Google Maps is treading on new ground by taking its horizontal view mapping system 3,000 feet up the world’s most famous rock wall: Yosemite’s El Capitan.
Among the country’s five best mountain climbing destinations are the highest point in North America and one of the world’s most famous natural landmarks.
American rock climber Tommy Caldwell was first to pull himself atop a 3,000-foot sheer granite face in Yosemite National Park, followed minutes later by his longtime friend Kevin Jorgeson.
Two climbers conquered the once-seemingly impossible challenge of scaling a sheer slab of granite in California’s Yosemite National Park without climbing aids by reaching the top of the 3,000-foot peak.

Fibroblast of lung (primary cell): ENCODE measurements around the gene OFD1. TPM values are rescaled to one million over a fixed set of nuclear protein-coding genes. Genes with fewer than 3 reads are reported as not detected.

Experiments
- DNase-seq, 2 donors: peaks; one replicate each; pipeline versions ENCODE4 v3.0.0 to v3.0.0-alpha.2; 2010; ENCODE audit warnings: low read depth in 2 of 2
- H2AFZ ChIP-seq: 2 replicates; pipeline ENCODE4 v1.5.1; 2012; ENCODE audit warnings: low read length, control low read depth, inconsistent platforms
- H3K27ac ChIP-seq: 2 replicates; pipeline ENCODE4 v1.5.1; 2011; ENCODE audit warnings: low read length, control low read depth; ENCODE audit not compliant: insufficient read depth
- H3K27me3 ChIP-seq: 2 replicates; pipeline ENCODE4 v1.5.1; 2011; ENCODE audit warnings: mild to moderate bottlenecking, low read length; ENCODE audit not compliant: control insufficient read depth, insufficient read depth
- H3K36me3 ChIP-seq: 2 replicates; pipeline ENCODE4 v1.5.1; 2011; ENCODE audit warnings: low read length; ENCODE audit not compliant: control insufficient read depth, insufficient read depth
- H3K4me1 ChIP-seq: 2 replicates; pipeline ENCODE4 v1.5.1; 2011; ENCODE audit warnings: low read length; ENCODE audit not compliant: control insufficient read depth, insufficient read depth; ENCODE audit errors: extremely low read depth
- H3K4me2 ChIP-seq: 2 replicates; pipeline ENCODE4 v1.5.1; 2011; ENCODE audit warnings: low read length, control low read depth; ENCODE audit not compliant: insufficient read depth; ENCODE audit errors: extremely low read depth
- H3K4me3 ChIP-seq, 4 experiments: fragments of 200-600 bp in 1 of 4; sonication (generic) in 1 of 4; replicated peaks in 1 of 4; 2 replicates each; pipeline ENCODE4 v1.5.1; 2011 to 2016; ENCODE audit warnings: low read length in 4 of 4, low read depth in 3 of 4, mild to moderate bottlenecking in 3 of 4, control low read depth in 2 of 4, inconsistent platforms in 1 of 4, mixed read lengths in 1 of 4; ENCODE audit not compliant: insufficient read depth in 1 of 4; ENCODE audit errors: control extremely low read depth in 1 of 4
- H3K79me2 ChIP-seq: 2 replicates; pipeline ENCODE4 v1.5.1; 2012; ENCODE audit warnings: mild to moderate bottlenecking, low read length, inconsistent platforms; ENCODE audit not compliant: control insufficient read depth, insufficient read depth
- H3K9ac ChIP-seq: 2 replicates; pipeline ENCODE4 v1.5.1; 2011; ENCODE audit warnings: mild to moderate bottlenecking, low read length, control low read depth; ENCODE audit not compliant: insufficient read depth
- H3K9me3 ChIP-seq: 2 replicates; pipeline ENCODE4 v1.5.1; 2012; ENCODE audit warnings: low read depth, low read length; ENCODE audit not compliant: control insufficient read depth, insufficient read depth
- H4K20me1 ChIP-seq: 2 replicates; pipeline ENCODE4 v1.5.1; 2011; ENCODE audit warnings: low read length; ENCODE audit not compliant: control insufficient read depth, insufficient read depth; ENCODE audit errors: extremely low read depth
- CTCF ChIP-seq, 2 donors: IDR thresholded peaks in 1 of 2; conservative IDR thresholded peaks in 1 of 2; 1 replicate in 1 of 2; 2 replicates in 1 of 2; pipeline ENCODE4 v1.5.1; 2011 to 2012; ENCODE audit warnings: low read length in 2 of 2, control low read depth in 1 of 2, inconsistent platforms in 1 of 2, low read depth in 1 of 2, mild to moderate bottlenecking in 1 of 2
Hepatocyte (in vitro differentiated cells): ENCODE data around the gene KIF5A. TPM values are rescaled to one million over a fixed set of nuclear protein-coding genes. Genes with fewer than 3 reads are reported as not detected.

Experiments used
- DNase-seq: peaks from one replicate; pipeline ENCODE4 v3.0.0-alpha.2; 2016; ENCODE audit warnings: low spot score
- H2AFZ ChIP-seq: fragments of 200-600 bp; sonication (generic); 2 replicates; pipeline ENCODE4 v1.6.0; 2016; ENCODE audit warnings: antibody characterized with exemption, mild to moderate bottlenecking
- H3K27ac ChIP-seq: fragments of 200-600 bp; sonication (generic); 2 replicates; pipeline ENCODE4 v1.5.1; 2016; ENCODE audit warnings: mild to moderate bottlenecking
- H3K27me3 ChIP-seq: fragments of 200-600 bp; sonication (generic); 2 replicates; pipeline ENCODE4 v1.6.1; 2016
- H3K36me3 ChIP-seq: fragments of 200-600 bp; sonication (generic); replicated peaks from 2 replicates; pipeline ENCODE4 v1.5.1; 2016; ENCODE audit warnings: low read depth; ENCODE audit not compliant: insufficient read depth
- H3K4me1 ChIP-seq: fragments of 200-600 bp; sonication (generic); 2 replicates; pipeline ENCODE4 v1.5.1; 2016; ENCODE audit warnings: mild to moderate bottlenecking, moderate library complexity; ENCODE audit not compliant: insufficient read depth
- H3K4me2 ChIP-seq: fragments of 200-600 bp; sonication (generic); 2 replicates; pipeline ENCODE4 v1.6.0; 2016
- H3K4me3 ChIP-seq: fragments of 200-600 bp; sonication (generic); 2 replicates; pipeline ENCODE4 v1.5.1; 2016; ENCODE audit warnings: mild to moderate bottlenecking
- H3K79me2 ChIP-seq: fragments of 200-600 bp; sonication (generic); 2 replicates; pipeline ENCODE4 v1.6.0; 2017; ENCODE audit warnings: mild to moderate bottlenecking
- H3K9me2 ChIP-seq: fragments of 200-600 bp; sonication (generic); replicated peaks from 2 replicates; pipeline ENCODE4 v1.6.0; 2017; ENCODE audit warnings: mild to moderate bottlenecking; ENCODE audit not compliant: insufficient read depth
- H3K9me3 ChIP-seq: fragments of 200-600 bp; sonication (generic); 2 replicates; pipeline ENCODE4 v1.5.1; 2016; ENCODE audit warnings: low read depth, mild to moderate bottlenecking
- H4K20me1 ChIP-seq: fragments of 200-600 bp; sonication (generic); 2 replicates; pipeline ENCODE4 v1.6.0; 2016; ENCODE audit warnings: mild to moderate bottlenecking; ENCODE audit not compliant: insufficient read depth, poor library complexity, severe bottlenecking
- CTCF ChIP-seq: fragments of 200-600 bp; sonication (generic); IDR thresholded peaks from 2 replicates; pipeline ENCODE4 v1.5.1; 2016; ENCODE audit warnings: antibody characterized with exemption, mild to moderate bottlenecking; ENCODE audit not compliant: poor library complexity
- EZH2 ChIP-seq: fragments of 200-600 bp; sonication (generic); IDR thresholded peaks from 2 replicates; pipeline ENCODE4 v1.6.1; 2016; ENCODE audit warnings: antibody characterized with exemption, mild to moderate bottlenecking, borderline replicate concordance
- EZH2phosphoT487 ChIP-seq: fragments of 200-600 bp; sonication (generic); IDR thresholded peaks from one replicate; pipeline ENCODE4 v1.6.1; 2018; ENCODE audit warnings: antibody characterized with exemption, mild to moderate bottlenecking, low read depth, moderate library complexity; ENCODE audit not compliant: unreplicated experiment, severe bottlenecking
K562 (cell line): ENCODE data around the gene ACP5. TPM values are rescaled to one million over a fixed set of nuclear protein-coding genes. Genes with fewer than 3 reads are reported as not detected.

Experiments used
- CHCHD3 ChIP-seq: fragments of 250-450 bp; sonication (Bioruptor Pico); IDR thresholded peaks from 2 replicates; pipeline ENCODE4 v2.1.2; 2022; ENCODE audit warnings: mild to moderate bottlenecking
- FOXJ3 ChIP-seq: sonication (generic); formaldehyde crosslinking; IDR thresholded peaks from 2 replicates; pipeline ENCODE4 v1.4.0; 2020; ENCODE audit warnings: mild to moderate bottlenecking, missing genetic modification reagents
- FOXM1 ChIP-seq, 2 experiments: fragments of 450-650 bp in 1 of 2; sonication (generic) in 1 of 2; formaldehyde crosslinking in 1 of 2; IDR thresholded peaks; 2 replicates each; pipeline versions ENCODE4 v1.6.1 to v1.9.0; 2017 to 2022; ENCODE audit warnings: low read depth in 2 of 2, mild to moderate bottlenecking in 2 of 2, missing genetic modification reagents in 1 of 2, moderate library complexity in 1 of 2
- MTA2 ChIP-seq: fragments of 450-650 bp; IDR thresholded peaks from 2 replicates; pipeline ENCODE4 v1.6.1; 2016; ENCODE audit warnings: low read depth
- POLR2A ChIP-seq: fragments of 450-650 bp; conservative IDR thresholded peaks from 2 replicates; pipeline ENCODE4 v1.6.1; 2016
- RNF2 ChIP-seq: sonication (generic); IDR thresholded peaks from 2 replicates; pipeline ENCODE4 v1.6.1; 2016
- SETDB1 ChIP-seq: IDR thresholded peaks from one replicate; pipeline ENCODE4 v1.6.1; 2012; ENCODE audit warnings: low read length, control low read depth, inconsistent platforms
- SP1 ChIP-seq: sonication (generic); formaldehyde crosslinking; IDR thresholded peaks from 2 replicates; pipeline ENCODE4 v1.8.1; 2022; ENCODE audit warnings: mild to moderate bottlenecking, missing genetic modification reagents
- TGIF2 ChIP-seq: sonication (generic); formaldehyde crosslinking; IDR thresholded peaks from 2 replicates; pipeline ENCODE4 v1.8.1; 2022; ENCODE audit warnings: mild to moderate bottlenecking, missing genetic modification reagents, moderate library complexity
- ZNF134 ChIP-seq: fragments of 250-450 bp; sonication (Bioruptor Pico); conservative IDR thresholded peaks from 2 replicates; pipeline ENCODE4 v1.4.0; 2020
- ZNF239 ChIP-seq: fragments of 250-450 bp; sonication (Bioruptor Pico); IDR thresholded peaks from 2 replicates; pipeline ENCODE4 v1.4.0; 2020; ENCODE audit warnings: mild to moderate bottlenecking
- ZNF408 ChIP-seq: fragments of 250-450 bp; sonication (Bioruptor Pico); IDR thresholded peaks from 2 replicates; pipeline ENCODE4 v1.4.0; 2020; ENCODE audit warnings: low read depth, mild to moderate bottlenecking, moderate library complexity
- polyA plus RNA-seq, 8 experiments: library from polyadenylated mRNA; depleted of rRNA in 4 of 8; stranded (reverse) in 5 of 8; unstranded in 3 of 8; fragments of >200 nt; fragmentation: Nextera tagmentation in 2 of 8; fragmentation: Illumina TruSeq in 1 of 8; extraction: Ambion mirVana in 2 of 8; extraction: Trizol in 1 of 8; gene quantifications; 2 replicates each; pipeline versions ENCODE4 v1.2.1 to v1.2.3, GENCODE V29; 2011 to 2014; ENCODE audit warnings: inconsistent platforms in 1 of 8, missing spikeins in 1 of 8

Take the climb with the Yosemite climbers and check out the stunning photos through social media…
After a week-long battle with El Capitan’s razor thin ledges, 30-year old Kevin Jorgeson conquered Pitch-15, and was rewarded with a supply of whiskey and other goods for the remainder of the climb.
Hands torn and bleeding, the second of two men attempting a grueling climb up a half-mile of sheer granite in California’s Yosemite National Park cleared one of the ascent’s most difficult stretches after days of failed attempts and waiting.
A pair of free climbers took to Yosemite’s El Capitan’ Dawn Wall on December 27th. It’s been called the hardest rock climb in the world, but there may be hope on the horizon for the adventurers who might be days away from finishing their ascent.
The edge between victory and defeat is a few skin cells, and it appears one of the climbers on Yosemite’s El Capitan is losing the battle.
Two thrill-seekers in Yosemite National Park are trying to tackle one of the toughest climbs in the world, CBS This Morning reports.